JOHNS HOPKINS ALUMNI ASSOCIATION HERITAGE AWARDS For exceptional service to the University To be presented Friday, April 21, at the Peabody Concert Orchestra, Peabody Singers, and Peabody-Hopkins Chorus concert PHYLLIS BRYN-JULSON and DONALD SUTHERLAND, for their collectively devoted 75 years of teaching at Peabody. Though it is unusual for faculty members to be nominated or chosen for this award, these two are extraordinary. They have each received the JHU Excellence in Teaching Award, demonstrating their dedication to current students, and their continued dedication to alumni is evident by the support for their nomination for this award. Phyllis Bryn-Julson and Donald Sutherland To be presented Saturday, April 22, at the Reunion Lunch CAROL CANNON (BM ’67, Voice), honoring her work with the: • Peabody Admissions Office as alumni representative in Texas, 1986–91 • Society of Peabody Alumni, serving four terms as an officer, and continuous service on the Executive Committee since 1992 • Johns Hopkins Alumni Association, serving as the Peabody representative on the Alumni Council, 2004–10; and as an active member of the Johns Hopkins University alumni chapters in both Texas and South Carolina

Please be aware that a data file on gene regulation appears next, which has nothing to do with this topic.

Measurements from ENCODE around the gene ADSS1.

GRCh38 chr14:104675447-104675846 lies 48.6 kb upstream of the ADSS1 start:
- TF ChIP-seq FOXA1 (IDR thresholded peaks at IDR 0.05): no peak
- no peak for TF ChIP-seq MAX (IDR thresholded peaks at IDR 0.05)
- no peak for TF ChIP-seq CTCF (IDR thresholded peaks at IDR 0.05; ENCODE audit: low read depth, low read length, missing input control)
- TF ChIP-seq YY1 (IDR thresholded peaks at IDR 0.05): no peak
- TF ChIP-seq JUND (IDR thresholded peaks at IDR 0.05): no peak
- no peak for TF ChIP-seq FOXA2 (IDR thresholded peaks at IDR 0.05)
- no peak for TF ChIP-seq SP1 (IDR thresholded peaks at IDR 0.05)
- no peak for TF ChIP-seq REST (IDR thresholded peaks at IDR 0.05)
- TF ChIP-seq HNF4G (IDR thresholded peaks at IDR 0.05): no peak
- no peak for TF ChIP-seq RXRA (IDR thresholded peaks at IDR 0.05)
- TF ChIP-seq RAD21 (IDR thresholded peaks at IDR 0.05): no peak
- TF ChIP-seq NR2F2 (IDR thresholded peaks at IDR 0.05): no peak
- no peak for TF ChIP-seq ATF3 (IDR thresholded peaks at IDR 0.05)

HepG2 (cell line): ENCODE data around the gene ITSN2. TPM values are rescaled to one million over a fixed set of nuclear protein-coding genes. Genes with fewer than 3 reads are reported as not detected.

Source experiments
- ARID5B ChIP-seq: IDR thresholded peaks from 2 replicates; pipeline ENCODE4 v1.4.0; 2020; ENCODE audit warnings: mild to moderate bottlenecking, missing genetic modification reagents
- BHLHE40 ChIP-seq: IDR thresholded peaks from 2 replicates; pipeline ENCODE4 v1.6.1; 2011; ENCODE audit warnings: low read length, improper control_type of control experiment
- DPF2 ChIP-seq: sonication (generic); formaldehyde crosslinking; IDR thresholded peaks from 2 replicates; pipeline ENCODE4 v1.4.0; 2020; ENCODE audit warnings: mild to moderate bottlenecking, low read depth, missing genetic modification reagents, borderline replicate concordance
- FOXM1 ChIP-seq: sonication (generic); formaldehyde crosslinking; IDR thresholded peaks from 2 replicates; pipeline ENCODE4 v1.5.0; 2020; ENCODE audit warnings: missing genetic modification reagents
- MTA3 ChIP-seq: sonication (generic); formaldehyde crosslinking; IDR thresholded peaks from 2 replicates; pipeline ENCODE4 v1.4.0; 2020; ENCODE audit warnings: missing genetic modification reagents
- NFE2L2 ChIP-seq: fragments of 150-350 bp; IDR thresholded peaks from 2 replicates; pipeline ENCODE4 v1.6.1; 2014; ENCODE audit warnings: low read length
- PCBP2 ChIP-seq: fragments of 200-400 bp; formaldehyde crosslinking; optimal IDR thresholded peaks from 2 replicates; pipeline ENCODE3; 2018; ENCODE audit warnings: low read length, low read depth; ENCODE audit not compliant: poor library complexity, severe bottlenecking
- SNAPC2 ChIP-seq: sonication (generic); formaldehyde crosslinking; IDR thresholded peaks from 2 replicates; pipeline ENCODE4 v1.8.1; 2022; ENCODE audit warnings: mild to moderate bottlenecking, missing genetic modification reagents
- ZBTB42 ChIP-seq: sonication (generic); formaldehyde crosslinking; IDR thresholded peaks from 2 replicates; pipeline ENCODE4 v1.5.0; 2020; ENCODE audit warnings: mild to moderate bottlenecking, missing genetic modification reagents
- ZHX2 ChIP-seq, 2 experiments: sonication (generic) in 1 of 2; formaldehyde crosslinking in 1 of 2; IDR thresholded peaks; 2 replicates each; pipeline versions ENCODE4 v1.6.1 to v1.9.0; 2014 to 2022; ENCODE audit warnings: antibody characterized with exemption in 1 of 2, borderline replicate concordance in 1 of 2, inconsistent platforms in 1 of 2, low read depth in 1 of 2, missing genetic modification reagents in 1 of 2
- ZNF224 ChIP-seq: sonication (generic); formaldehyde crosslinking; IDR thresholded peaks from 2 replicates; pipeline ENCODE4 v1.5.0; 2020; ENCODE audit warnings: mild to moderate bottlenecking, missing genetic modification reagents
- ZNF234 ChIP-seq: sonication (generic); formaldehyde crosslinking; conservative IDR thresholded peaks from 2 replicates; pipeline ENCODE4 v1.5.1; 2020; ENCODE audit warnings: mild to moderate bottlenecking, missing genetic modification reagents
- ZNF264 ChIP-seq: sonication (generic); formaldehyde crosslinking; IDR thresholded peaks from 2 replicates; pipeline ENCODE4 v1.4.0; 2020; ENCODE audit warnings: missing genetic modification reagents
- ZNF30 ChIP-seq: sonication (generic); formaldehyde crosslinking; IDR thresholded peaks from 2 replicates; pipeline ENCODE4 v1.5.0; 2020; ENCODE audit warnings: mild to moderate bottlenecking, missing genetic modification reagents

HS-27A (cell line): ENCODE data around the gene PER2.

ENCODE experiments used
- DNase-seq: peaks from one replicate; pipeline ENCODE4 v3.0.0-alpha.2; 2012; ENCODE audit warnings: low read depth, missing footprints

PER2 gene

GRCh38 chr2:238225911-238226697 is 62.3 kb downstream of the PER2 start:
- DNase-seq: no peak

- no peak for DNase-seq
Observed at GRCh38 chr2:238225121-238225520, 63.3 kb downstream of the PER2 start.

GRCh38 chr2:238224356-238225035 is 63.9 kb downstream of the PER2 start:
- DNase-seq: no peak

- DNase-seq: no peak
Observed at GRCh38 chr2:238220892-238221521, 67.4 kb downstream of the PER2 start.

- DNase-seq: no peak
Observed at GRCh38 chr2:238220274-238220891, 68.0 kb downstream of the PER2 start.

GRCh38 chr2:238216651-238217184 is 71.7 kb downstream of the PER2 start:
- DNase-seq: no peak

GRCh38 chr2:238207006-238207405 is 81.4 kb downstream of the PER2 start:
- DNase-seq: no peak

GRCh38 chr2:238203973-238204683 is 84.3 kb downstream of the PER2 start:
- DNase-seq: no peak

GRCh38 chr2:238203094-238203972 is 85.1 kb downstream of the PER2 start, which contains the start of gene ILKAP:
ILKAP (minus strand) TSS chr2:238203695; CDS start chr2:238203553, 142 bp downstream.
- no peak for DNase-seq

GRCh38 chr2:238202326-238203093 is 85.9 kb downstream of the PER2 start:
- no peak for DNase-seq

Dr. Cannon’s extraordinary dedication in giving her time and energy to support the efforts of the Alumni Association, particularly in assisting current students, is even more notable because she has always lived at a distance, while maintaining a full-time career as an artist/ teacher in Texas until 2008, and as an active artist on the South Carolina Arts Commission roster since then.
PEABODY ALUMNI ACHIEVEMENT AWARDS Recognizing Outstanding Contributions to Music in Maryland To be presented Sunday, April 23, at the Reunion Brunch JASON LOVE (BM ’92, Cello; MM ’94, Conducting), who has been contributing to the musical life of Maryland since he arrived in the late 1980s. His positions and accolades include: • Music director of the Columbia Orchestra for 18 years • Winner of the American Prize for Orchestral Programming and winner of the Howie Award, recognizing achievement in the arts in Howard County • Artistic director of the Greater Baltimore Youth Orchestras for 13 years • Music director of the New Horizons Chamber Ensemble, a new-music group in Baltimore, for five years In addition to these, he has performed as a cellist in a wide array of concertos with orchestras and many chamber ensembles, and has a studio of cello students.